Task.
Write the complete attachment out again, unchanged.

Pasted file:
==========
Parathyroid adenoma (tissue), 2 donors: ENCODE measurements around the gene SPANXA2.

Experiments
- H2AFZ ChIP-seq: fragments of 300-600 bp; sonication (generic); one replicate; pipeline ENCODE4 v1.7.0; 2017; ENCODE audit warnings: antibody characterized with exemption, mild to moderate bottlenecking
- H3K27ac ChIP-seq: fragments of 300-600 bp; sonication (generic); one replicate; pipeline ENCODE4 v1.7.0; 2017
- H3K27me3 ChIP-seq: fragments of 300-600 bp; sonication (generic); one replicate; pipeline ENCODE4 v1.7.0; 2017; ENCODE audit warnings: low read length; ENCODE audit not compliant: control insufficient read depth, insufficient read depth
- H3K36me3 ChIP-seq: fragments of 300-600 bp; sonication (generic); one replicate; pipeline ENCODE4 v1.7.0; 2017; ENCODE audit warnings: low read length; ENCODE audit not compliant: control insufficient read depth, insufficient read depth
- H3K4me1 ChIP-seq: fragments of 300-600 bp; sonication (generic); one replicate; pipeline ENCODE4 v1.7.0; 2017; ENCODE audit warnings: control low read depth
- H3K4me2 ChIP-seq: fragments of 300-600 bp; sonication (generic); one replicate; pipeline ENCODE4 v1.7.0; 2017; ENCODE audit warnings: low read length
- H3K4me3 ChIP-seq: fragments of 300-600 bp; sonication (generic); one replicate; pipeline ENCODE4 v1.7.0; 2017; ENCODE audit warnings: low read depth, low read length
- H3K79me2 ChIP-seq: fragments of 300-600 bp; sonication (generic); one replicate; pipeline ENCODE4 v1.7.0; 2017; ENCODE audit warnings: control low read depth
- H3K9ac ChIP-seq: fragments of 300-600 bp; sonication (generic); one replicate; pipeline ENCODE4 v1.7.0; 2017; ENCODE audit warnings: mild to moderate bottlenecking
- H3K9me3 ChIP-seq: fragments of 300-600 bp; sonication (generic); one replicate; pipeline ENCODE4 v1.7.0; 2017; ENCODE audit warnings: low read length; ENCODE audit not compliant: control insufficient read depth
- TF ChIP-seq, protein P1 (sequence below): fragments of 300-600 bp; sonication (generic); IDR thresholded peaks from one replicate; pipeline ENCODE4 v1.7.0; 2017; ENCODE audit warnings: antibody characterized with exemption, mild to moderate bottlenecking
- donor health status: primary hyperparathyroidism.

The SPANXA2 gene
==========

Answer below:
Parathyroid adenoma (tissue), 2 donors: ENCODE measurements around the gene SPANXA2.

Experiments
- H2AFZ ChIP-seq: fragments of 300-600 bp; sonication (generic); one replicate; pipeline ENCODE4 v1.7.0; 2017; ENCODE audit warnings: antibody characterized with exemption, mild to moderate bottlenecking
- H3K27ac ChIP-seq: fragments of 300-600 bp; sonication (generic); one replicate; pipeline ENCODE4 v1.7.0; 2017
- H3K27me3 ChIP-seq: fragments of 300-600 bp; sonication (generic); one replicate; pipeline ENCODE4 v1.7.0; 2017; ENCODE audit warnings: low read length; ENCODE audit not compliant: control insufficient read depth, insufficient read depth
- H3K36me3 ChIP-seq: fragments of 300-600 bp; sonication (generic); one replicate; pipeline ENCODE4 v1.7.0; 2017; ENCODE audit warnings: low read length; ENCODE audit not compliant: control insufficient read depth, insufficient read depth
- H3K4me1 ChIP-seq: fragments of 300-600 bp; sonication (generic); one replicate; pipeline ENCODE4 v1.7.0; 2017; ENCODE audit warnings: control low read depth
- H3K4me2 ChIP-seq: fragments of 300-600 bp; sonication (generic); one replicate; pipeline ENCODE4 v1.7.0; 2017; ENCODE audit warnings: low read length
- H3K4me3 ChIP-seq: fragments of 300-600 bp; sonication (generic); one replicate; pipeline ENCODE4 v1.7.0; 2017; ENCODE audit warnings: low read depth, low read length
- H3K79me2 ChIP-seq: fragments of 300-600 bp; sonication (generic); one replicate; pipeline ENCODE4 v1.7.0; 2017; ENCODE audit warnings: control low read depth
- H3K9ac ChIP-seq: fragments of 300-600 bp; sonication (generic); one replicate; pipeline ENCODE4 v1.7.0; 2017; ENCODE audit warnings: mild to moderate bottlenecking
- H3K9me3 ChIP-seq: fragments of 300-600 bp; sonication (generic); one replicate; pipeline ENCODE4 v1.7.0; 2017; ENCODE audit warnings: low read length; ENCODE audit not compliant: control insufficient read depth
- TF ChIP-seq, protein P1 (sequence below): fragments of 300-600 bp; sonication (generic); IDR thresholded peaks from one replicate; pipeline ENCODE4 v1.7.0; 2017; ENCODE audit warnings: antibody characterized with exemption, mild to moderate bottlenecking
- donor health status: primary hyperparathyroidism.

The SPANXA2 gene